The kernel oil was esterified into methyl esters by sodium methoxide catalyzed transesterification as given by Cristie [16]. The mixture was refluxed for 6–8 hours on water bath. The methyl esters were extracted in n-hexane, washed with hot water, and dried over anhydrous sodium sulfate [1720].

2.4. GC Condition

Fatty acid methyl esters were analyzed using a Hewlett-Packard GC 5890 series II, equipped with HP-225 (50% cyanopropyl; 50% phenylmethyl polysiloxane) capillary column (30 m × 0.25 mm id × 0.25 μm) and flame ionization detector (FID), injection port temperature was set at 250°C, and detector temperature was adjusted at 250°C. The temperature of column was programmed with linear increase from 50°C to 220°C with a rate of 4°C/min and was held for 30 minutes at 220°C. The flow rate of carrier gas was 1 mL/min; sample injected was 1 μL with split ratio of 50 : 1.

For qualitative estimation of fatty acids, the retention time of standard fatty acid methyl esters was compared with the retention time of the peaks obtained in the sample. Standard solution of fatty acid methyl ester was prepared by dissolving 1 μL of fatty acid mixture solution in 1 mL GC grade n-hexane.

3. Results and Discussion

Total oil content in kernel was 37.61 percent (g/100 g dry wt kernel) of which 43.58% constitutes of saturated fatty acids and 54.81% of unsaturated fatty acids. Total fatty acids identified were twenty-two constituting 98.39% of the total oil percentage. The seed oil was rich in unsaturated fatty acids compared to saturated fatty acids. Monounsaturated fatty acids (MUFA) were dominating (38.81%) when compared to polyunsaturated fatty acids (PUFA) (16.0%). Important unsaturated and saturated fatty acids present in high percentages were palmitic acid (22.12%), stearic acid (7.51%), oleic acid (25.20%), and linoleic acid (11.65%) (Table 1). Unidentified fatty acids constitute only 3.47%.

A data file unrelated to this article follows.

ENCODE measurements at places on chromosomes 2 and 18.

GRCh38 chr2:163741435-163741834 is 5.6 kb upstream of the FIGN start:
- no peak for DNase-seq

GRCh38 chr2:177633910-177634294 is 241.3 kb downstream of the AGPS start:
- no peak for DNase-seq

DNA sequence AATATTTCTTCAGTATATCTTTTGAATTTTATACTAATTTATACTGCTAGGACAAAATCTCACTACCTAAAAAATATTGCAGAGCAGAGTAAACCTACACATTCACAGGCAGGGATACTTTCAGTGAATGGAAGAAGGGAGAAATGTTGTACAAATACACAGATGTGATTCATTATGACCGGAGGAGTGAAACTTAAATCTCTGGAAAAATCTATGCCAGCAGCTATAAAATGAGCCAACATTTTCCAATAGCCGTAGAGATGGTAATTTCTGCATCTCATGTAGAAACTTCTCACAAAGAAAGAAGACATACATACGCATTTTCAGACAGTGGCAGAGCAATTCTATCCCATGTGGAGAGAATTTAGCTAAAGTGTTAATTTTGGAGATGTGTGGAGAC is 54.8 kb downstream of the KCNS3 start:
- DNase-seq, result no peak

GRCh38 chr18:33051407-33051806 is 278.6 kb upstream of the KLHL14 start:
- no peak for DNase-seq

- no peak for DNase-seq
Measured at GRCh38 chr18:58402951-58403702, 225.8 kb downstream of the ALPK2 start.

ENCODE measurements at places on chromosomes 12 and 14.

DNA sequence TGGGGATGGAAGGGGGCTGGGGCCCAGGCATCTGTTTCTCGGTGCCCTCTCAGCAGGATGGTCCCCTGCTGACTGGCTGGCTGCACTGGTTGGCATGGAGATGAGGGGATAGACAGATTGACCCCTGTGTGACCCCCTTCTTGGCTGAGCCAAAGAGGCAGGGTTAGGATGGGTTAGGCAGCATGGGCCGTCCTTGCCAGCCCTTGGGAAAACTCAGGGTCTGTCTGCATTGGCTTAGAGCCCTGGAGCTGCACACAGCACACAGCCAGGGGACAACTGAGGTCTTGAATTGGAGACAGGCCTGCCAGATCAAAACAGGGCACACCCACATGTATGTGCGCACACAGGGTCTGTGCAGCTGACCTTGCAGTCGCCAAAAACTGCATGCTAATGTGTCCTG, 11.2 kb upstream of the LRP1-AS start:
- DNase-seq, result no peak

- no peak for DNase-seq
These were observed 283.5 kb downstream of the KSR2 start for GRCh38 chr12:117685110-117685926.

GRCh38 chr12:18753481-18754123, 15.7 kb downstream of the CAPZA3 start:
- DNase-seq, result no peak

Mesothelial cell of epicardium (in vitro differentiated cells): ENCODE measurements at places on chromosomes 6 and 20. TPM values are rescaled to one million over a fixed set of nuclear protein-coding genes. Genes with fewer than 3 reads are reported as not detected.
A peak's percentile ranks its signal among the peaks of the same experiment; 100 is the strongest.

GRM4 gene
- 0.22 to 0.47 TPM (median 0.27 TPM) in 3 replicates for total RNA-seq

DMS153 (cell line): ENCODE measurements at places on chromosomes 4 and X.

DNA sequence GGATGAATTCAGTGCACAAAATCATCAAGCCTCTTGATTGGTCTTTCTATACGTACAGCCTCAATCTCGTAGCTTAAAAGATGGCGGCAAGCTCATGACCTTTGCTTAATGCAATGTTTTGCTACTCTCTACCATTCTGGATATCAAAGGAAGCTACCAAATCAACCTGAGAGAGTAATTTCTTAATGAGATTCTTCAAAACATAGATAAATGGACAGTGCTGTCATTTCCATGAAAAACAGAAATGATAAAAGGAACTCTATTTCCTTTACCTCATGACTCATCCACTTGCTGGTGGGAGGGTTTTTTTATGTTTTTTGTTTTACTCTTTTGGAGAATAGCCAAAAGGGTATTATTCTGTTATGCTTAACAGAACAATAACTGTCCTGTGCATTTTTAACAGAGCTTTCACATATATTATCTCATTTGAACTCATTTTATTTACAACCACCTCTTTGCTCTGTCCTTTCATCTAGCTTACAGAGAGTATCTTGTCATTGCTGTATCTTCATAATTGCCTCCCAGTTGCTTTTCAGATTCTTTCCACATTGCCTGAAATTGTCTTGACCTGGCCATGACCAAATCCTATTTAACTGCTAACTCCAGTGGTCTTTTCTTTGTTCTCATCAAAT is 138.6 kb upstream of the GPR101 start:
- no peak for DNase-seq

Table 1: Percentage of oil and fatty acids composition of Heynea trijuga seed kernel oil.

The kernel oil of H. trijuga collected from Kumaon region (India) has different oil composition as shown by other workers. Seeds of H. trijuga contains 34.7% oil, and the composition of important fatty acid was a follows: palmitic acid (8.5%), stearic acid (4.8%), oleic acid (81.8%), linoleic acid (2%), and linolenic acid (1.3%) [21]; another analysis on same plant seed oil indicates presence of 33.1% oil content with oleic acid (62.8%) and linoleic acid (21.3%) as the major constituent [22]. The variation in oil composition of different types may be due to different species/varieties, agroclimatic conditions, ecological conditions, or pedology. Linoleic acid is the most frequently used fatty acid in cosmetic products as it is anti-inflammatory, moisturises the skin, and aids in the healing process of demitasses, sunburns, and acne [23]. Oleic acid is also reported to be an effective percutaneous absorption enhancer [21]. Skin permeation enhancement effects were also recorded for linoleic, lauric, myristic, and stearic acids [23]. Presence of these acids in good percentage potentiates the wide use of T. connaroides seed oil for cosmetic/beauty purposes.